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Internal Controls

What Are Internal Controls?

Internal controls are a set of policies and procedures that a company establishes and implements to ensure that its accounting procedures and financial reporting are accurate and ethical.

They help to maintain the reliability of accounting information, and they allow the business to comply with regulatory and reporting requirements.

Unlike financial controls which apply broadly to a business's financial operations, internal controls are more narrowly focused.

Financial controls broadly refer to the policies and procedures that a business puts in place to help it manage its finances. They encompass different activities, and they span multiple functional areas within the business.

In contrast, internal controls apply more specifically to the generation of accounting information. They focus primarily on auditing and reporting functions.

Basic Elements of Internal Controls

Internal controls can be very different depending on the company, its size, operations, and the nature of its business. However, most internal controls contain some common fundamental features.

The control environment reflects the culture and philosophy of the company as it relates to controls. An emphasis on ethics, accountability, and integrity will shape the nature of a business's internal controls, how they are implemented, and their effectiveness.

Internal controls will include some element of risk assessment. These controls will include mechanisms to identify and analyze the factors that could interfere with the business's ability to achieve its financial objectives. The business will also develop and implement steps to minimize these risks.

Control activities are the specific actions that a business implements to fulfill its objectives as they relate to controls. These can include the approvals, guidelines, responsibilities, limits, and review procedures that help the business carry out its internal controls.

Two important elements of internal controls are information and communication. Goals and objectives must be clearly communicated, and the relevant accounting information must be generated.

A business must have protocols and systems in place to convey data and communicate within the appropriate accounting and finance channels consistently and accurately.

Lastly, internal controls must undergo regular monitoring. The protocols and procedures that are put in place must be reviewed and evaluated on a consistent basis over time to identify shortcomings and make needed adjustments.

Internal audits provide the necessary assurances that controls are maintained and running effectively.

Different Types of Internal Controls

Internal controls can be placed into several different categories.

Preventive & Detective Controls

Preventive controls are those controls that are designed to identify and avoid issues before they happen. Detective controls help identify and correct irregularities that may have already occurred.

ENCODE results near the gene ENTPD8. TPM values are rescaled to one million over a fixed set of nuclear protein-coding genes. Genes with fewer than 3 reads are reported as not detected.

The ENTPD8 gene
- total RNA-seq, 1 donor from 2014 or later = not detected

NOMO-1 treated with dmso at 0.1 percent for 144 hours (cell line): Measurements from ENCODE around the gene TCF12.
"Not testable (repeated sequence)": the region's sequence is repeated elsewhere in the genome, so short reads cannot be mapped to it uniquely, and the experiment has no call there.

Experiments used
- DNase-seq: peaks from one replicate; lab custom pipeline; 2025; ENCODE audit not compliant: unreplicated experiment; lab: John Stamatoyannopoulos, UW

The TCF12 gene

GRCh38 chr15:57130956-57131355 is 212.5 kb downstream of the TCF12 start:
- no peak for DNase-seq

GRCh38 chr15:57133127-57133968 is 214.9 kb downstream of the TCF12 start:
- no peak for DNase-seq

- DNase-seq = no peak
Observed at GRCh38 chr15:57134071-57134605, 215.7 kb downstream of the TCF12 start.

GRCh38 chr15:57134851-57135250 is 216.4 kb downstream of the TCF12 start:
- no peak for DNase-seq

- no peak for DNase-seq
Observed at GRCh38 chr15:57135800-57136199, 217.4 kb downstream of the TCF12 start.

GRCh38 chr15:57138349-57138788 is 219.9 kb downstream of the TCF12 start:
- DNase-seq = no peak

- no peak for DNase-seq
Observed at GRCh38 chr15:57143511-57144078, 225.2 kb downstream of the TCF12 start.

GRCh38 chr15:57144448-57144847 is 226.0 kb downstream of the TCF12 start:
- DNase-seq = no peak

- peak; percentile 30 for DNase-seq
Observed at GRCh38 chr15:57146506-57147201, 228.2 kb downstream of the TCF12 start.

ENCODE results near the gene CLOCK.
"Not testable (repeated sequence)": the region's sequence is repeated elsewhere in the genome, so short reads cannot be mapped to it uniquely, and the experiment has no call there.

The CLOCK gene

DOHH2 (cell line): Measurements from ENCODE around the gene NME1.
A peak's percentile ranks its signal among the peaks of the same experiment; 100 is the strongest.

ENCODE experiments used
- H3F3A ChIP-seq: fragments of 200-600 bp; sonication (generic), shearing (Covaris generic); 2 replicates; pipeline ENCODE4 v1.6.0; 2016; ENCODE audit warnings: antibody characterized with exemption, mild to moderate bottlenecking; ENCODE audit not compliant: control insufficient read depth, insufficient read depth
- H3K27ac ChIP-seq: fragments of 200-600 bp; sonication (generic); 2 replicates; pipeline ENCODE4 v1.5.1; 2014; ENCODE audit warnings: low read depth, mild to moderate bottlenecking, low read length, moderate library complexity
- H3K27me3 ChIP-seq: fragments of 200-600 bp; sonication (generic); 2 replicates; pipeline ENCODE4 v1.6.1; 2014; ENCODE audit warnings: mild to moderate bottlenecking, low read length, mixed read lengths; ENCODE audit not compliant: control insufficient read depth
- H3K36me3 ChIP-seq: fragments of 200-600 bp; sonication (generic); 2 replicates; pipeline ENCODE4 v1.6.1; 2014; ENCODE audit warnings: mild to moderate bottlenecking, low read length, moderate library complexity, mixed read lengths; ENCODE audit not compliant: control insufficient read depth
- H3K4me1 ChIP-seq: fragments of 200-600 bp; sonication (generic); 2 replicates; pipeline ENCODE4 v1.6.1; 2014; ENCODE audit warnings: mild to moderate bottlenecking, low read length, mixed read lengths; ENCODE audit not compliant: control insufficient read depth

Hard & Soft Controls

Internal controls can also be differentiated between hard and soft. Hard controls are official and identifiable. They include policies, procedures, and protocols that are adopted and implemented by the company.

Soft controls are less identifiable or definable but just as important. They include philosophy, tone, and ethics practiced by the business.

Manual & Automated Controls

In the era of digital technology, internal controls can also be differentiated by how they are performed. Manual controls, like analysis and review, are performed by humans. In contrast, automated controls, like software-generated reports or reconciliations, are performed entirely by a computer.

Key & Secondary Controls

All controls are important, but not all are essential. Key controls are essential to the effectiveness of the business's internal controls. Secondary controls are less essential but still contribute to the overall functionality of internal controls.


What Are Some Examples of Internal Controls?

Internal controls include a varied list of policies, procedures, and actions that help the business ensure the integrity of its accounting data.

Internal audits, training of staff, segregation of duties, and hierarchical review of data, communication protocols, management philosophy, and disciplinary actions, all are examples of internal controls.

Why Do Businesses Need Internal Controls?

In 2002, the U.S. Congress passed H.R.3763, also known as the Sarbanes-Oxley Act (SOX) to implement reforms in the aftermath of several corporate finance scandals.

Among other things, SOX requires management and auditors to establish internal controls and reporting methods to ensure the adequacy of those controls. Since the passage of this law, internal controls have become a mandatory accounting function of all publicly traded companies and even some private companies.

SOX imposes severe criminal penalties for managers of companies that do not comply.

What are the benefits of internal controls?

SOX compliance is not the only motivation for a company to adopt internal controls. Companies can benefit in many other ways.

Having a well-developed and executed set of internal controls ensures accuracy and reliability in accounting reports. It increases accountability and minimizes the incidence of fraud.

Similarly, internal controls help a business manage risk. Internal controls also help a business improve operational efficiency since effective communications and sound accounting data contribute to the overall functionality and performance of a business.

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